By Frederick Copleston
Conceived initially as a major presentation of the improvement of philosophy for Catholic seminary scholars, Frederick Copleston's nine-volume A historical past Of Philosophy has journeyed some distance past the modest objective of its writer to common acclaim because the most sensible historical past of philosophy in English.
Copleston, an Oxford Jesuit of monstrous erudition who as soon as tangled with A.J. Ayer in a fabled debate concerning the lifestyles of God and the opportunity of metaphysics, knew that seminary scholars have been fed a woefully insufficient nutrition of theses and proofs, and that their familiarity with so much of history's nice thinkers used to be lowered to simplistic caricatures. Copleston got down to redress the incorrect by means of writing an entire historical past of Western Philosophy, one crackling with incident and highbrow pleasure - and person who provides complete position to every philosopher, featuring his proposal in a superbly rounded demeanour and exhibiting his hyperlinks to those that went prior to and to those that got here after him.
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Additional info for A History of Philosophy, Volume 2: Medieval Philosophy: From Augustine to Duns Scotus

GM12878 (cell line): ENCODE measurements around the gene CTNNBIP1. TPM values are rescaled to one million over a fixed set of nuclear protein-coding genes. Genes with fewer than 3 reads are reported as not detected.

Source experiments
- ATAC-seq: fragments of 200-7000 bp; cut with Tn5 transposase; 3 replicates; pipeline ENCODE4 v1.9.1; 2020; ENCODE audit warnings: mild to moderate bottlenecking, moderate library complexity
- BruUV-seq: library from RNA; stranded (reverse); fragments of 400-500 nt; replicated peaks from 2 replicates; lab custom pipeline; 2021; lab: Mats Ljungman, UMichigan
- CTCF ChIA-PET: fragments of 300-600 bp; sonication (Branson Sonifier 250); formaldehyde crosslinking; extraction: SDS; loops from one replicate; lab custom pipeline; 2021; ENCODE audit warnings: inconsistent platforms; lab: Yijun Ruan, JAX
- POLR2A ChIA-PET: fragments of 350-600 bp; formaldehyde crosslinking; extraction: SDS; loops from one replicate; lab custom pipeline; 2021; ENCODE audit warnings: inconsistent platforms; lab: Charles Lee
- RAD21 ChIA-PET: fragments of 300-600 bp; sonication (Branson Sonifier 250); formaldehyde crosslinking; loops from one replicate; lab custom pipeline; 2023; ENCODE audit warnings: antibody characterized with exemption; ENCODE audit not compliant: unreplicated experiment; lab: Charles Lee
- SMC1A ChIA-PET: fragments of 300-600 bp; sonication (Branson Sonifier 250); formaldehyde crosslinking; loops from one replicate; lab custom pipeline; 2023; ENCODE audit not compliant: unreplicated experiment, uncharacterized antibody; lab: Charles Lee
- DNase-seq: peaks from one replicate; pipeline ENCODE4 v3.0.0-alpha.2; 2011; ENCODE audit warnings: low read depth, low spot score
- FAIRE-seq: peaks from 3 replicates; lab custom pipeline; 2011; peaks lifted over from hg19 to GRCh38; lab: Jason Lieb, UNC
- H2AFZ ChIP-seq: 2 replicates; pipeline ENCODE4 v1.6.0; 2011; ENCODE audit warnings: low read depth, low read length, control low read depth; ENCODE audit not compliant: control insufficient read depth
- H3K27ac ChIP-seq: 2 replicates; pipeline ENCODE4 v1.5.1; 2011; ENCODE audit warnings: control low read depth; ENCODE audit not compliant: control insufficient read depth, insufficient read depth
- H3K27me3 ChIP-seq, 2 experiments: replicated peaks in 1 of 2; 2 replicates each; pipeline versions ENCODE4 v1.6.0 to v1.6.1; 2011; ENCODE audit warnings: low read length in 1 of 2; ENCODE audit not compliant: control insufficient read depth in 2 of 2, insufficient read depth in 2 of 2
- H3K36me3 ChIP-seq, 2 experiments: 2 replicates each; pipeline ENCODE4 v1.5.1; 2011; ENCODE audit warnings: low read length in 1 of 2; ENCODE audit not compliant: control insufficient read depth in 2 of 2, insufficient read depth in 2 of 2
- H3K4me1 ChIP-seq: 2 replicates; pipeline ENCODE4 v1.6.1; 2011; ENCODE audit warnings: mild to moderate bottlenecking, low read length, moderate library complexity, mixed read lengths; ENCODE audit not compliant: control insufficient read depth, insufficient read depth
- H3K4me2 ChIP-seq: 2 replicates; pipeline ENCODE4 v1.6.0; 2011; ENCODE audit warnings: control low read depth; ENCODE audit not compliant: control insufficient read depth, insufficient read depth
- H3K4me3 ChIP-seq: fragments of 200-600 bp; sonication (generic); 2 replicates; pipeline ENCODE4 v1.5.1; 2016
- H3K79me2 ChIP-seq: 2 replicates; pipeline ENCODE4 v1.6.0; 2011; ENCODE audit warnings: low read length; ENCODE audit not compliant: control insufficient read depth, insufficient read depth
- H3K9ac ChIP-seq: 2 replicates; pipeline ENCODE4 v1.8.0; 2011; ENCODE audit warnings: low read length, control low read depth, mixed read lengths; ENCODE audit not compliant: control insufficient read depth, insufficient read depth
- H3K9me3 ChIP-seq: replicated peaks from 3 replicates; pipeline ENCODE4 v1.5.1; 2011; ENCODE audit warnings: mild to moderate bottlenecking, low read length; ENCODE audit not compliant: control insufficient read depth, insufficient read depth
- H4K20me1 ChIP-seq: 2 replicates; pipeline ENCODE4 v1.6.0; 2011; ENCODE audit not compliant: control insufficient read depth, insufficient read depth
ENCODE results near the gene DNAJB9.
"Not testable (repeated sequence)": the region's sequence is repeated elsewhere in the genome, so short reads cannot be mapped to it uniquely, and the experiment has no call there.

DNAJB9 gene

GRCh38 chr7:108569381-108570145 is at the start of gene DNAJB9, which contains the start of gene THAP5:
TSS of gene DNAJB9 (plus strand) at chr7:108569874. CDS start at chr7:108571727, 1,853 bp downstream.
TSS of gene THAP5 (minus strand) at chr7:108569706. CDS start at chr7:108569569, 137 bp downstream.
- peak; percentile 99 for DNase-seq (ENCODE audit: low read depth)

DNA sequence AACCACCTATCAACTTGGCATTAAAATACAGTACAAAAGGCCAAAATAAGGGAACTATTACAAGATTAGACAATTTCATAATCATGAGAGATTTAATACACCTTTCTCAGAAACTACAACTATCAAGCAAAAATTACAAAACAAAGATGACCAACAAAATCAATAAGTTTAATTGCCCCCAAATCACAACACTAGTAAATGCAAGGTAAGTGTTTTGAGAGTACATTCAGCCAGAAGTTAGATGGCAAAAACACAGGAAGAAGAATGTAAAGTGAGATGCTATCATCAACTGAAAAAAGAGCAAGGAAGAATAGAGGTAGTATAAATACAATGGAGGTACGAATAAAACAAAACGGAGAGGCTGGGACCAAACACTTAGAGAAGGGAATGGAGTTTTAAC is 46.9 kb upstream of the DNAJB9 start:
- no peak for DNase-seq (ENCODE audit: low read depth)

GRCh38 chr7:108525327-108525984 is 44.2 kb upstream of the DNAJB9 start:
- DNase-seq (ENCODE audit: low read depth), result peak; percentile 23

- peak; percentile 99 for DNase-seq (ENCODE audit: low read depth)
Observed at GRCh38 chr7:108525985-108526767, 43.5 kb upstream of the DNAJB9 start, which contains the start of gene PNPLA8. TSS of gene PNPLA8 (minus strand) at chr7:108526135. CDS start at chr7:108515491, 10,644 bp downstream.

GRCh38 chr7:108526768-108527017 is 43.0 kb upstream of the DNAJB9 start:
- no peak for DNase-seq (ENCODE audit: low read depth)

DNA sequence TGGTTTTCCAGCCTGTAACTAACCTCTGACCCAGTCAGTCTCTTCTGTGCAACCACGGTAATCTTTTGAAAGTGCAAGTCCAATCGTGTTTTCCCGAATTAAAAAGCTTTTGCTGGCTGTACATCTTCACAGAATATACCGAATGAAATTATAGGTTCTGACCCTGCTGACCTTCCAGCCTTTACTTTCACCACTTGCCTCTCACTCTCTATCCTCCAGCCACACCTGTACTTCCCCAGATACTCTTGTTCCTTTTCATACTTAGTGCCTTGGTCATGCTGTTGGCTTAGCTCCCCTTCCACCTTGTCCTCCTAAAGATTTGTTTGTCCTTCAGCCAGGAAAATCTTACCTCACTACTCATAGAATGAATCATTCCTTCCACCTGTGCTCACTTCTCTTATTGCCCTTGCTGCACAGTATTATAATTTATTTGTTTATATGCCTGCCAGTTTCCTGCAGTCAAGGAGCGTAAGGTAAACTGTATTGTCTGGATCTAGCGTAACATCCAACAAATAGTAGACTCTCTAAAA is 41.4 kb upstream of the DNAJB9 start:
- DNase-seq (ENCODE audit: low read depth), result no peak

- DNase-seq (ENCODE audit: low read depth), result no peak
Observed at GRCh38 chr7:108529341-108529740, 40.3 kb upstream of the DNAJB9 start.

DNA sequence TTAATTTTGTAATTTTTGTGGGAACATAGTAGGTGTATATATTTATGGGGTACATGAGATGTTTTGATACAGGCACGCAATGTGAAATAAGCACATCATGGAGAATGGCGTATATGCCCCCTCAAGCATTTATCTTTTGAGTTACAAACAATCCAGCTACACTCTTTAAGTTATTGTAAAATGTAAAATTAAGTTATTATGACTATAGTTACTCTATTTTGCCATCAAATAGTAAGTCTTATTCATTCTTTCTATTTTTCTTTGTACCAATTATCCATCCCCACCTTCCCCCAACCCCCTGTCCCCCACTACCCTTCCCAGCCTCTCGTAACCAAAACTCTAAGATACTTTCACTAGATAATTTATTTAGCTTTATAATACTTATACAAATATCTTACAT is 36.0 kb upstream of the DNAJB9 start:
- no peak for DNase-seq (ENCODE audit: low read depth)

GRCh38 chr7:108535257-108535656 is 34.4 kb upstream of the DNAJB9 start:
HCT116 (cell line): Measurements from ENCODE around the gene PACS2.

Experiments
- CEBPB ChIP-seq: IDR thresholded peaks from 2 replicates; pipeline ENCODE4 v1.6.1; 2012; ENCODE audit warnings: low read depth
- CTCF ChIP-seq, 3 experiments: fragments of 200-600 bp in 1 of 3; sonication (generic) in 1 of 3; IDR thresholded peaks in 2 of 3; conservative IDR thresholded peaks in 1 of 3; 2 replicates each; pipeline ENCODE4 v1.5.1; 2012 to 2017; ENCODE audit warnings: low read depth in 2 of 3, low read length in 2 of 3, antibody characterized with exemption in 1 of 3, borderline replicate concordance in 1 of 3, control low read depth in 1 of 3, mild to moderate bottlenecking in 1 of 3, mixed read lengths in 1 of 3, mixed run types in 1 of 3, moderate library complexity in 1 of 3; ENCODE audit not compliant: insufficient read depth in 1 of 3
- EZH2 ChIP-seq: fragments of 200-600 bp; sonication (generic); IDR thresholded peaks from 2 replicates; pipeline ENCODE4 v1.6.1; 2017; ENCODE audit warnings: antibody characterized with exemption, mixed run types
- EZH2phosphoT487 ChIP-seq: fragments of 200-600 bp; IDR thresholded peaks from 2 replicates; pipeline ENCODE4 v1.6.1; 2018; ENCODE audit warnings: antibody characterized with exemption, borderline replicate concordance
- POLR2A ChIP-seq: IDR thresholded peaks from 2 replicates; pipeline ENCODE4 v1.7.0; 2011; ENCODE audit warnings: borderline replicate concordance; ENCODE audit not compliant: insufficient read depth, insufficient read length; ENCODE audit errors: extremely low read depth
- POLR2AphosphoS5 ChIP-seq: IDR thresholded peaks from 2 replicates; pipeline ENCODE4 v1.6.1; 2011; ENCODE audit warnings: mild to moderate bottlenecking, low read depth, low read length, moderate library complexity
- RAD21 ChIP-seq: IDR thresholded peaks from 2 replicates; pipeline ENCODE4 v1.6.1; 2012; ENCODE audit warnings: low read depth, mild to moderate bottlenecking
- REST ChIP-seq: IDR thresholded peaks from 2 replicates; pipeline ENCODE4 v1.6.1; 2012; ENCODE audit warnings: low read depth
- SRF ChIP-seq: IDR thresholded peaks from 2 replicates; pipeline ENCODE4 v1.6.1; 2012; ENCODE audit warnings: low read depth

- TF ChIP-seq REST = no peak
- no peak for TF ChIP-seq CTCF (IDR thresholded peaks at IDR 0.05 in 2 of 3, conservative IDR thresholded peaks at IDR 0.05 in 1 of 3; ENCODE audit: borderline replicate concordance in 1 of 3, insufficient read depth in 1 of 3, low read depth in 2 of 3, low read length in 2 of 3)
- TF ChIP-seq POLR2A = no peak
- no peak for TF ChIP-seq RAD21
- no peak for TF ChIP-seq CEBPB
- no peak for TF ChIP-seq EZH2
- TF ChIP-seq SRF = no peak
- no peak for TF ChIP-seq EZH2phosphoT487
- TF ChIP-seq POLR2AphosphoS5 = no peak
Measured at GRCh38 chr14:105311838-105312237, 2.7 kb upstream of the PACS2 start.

Madaura was still largely a pagan place, and the effect of the general atmosphere and of his study of the Latin classics was evidently to detach the boy from the faith of his mother, a detachment which his year of idleness at Tagaste (36970) did nothing to mitigate. In 370, the year in which his father died after having become a Catholic, Augustine began the study of rhetoric at Carthage, the largest city he had yet seen. , r, i r , 17. 40 ST. AUGUSTINE 4i licentious ways of the great port and centre of government, the sight of the obscene rites connected with cults imported from the East, combined with the fact that Augustine, the southerner, was already a man, with passions alive and vehement, led to his practical break with the moral ideals of Christianity and before long he took a mistress, with whom he lived for over ten years and by whom he had a son in his second year at Carthage.
The Manichaeans, however, maintained a dualistic theory, according to which there are two ultimate principles, a good principle, that of light, God or Ormuzd, and an evil principle, that of darkness, Ahriman. These principles are both eternal and their strife is eternal, a strife reflected in the world which is the production of the two principles in mutual conflict. In man the soul, composed of light, is the work of the good principle, while the body, composed of grosser matter, is the work of the evil principle.
1 Dt principiis, 2, 6, 1. ' Ibid.. 6, 1 - 3 . THE PATRISTIC PERIOD 29 theology; St. John Chrysostom (died 406) is celebrated as one of the greatest orators of the Church and for his work on the Scriptures. In treating of dogmas like those of the Blessed Trinity and the Hypostatic Union the Fathers naturally made use of philosophical terms and expressions; but their application of reasoning in theology does not make them philosophers in the strict sense and we must pass them over here. One may point out, however, that St.